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Controllers and Action Methods in ASP.NET MVC Applications

.NET Framework 4

The ASP.NET MVC framework maps URLs to classes that are referred to as controllers. Controllers process incoming requests, handle user input and interactions, and execute appropriate application logic. A controller class typically calls a separate view component to generate the HTML markup for the request.

The base class for all controllers is the ControllerBase class, which provides general MVC handling. The Controller class inherits from ControllerBase and is the default implement of a controller. The Controller class is responsible for the following processing stages:

  • Locating the appropriate action method to call and validating that it can be called.

  • Getting the values to use as the action method's arguments.

  • Handling all errors that might occur during the execution of the action method.

  • Providing the default WebFormViewEngine class for rendering ASP.NET page types (views).

    NoteNote

    To help secure access to controllers and action methods, you can use the AuthorizeAttribute class.

All controller classes must be named by using the "Controller" suffix. The following example shows the sample controller class, which is named HomeController. This controller class contains action methods that render view pages.


[HandleError]
public class HomeController : Controller
{
    public ActionResult Index()
    {
        ViewData["Message"] = "Welcome to ASP.NET MVC!";

        return View();
    }

    public ActionResult About()
    {
        return View();
    }
}


In ASP.NET applications that do not use the MVC framework, user interaction is organized around pages, and around raising and handling events from the page and from controls on the page. In contrast, user interaction with ASP.NET MVC applications is organized around controllers and action methods. The controller defines action methods. Controllers can include as many action methods as needed.

Action methods typically have a one-to-one mapping with user interactions. Examples of user interactions include entering a URL into the browser, clicking a link, and submitting a form. Each of these user interactions causes a request to be sent to the server. In each case, the URL of the request includes information that the MVC framework uses to invoke an action method.

When a user enters a URL into the browser, the MVC application uses routing rules that are defined in the Global.asax file to parse the URL and to determine the path of the controller. The controller then determines the appropriate action method to handle the request. By default, the URL of a request is treated as a sub-path that includes the controller name followed by the action name. For example, if a user enters the URL http://contoso.com/MyWebSite/Products/Categories, the sub-path is /Products/Categories. The default routing rule treats "Products" as the prefix name of the controller, which must end with "Controller" (such as ProductsController). It treats "Categories" as the name of the action. Therefore, the routing rule invokes the Categories method of the Products controller in order to process the request. If the URL ends with /Products/Detail/5, the default routing rule treats "Detail" as the name of the action, and the Detail method of the Products controller is invoked to process the request. By default, the value "5" in the URL will be passed to the Detail method as a parameter.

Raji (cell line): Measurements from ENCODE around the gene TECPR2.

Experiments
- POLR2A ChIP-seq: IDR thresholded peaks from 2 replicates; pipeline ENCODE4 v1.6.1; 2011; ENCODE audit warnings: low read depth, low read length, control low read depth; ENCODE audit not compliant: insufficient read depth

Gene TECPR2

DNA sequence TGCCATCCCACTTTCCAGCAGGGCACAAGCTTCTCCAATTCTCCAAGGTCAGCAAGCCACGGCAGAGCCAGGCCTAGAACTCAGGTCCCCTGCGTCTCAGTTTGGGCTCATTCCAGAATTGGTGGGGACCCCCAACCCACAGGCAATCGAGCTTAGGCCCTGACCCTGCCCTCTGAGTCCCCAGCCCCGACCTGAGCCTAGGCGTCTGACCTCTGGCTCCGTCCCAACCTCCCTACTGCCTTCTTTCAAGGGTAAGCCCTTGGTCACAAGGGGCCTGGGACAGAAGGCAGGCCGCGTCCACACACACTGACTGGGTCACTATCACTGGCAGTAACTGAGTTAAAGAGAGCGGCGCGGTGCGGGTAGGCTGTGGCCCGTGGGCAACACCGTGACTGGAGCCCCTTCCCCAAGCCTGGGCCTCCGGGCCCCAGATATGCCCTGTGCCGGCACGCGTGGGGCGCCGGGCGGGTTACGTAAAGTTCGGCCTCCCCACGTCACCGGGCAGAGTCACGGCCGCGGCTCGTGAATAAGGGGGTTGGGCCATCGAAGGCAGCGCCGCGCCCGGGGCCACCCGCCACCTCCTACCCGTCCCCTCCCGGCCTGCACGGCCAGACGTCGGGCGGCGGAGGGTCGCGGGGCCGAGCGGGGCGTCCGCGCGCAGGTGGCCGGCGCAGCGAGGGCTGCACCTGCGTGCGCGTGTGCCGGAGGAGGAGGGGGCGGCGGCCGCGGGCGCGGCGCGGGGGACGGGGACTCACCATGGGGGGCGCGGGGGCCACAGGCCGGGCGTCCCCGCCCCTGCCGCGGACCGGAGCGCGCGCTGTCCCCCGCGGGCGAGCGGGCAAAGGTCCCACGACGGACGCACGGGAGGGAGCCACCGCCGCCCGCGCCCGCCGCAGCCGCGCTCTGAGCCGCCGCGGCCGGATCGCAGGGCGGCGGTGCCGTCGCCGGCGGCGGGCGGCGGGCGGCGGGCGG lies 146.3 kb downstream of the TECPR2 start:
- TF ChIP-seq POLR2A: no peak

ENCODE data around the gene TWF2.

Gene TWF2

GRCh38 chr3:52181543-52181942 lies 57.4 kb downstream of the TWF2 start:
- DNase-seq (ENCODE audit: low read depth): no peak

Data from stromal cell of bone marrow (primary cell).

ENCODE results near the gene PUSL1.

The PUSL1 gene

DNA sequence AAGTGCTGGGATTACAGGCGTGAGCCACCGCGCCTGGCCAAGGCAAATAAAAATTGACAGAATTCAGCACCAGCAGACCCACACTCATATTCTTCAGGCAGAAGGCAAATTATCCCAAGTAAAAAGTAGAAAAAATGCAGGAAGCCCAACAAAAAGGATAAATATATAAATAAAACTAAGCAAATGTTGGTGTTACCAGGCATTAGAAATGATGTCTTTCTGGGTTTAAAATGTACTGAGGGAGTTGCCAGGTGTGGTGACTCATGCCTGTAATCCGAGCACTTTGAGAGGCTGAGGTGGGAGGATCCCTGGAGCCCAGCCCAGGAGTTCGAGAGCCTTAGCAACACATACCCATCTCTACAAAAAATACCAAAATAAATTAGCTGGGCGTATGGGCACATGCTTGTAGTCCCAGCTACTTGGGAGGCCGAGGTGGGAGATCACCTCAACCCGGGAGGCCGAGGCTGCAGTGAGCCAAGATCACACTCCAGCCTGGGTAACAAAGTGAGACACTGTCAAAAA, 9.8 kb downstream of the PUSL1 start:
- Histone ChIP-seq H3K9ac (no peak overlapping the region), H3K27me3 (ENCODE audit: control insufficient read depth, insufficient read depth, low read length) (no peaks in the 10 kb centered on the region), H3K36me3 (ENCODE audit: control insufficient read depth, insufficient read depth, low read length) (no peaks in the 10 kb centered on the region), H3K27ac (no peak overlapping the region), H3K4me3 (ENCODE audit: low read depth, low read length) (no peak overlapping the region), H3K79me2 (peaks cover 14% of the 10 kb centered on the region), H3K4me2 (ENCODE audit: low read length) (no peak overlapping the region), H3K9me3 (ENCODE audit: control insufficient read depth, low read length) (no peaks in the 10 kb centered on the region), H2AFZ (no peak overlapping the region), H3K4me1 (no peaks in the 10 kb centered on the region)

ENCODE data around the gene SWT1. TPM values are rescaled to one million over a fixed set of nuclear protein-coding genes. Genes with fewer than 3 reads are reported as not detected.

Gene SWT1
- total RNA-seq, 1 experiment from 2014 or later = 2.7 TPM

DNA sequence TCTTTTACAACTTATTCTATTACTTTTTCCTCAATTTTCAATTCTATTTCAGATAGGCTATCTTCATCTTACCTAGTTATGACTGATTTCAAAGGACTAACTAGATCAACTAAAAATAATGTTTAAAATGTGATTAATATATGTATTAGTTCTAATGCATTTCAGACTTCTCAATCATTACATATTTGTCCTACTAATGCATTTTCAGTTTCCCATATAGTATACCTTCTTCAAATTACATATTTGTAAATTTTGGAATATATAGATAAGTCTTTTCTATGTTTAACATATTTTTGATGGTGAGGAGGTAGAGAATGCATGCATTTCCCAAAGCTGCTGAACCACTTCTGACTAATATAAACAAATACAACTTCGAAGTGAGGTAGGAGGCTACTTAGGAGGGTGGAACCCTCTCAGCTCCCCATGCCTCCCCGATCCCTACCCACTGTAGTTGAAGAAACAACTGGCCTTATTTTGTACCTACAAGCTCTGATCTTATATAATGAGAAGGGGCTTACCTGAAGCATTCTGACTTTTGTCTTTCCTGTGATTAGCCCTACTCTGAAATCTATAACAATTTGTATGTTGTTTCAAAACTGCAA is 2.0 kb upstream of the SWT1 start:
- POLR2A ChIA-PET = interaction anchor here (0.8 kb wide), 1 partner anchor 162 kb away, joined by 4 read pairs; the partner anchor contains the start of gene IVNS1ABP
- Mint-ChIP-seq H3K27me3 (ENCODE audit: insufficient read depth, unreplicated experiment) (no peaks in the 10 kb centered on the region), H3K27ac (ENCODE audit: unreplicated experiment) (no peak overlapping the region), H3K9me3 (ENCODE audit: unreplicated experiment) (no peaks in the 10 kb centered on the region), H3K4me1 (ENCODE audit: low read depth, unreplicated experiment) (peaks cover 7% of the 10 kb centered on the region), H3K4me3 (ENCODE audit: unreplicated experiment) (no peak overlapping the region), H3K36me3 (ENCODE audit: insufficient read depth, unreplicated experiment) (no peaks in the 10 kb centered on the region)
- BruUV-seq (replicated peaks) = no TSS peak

The following example shows a controller class that has a HelloWorld action method.

public class MyController : Controller
{
    public ActionResult HelloWorld()
    {
        ViewData["Message"] = "Hello World!";
        return View();
    }
}

Most action methods return an instance of a class that derives from ActionResult. The ActionResult class is the base for all action results. However, there are different action result types, depending on the task that the action method is performing. For example, the most common action is to call the View method. The View method returns an instance of the ViewResult class, which is derived from ActionResult.

You can create action methods that return an object of any type, such as a string, an integer, or a Boolean value. These return types are wrapped in an appropriate ActionResult type before they are rendered to the response stream.

The following table shows the built-in action result types and the action helper methods that return them.

Action Result

Helper Method

Description

ViewResult

View

Renders a view as a Web page.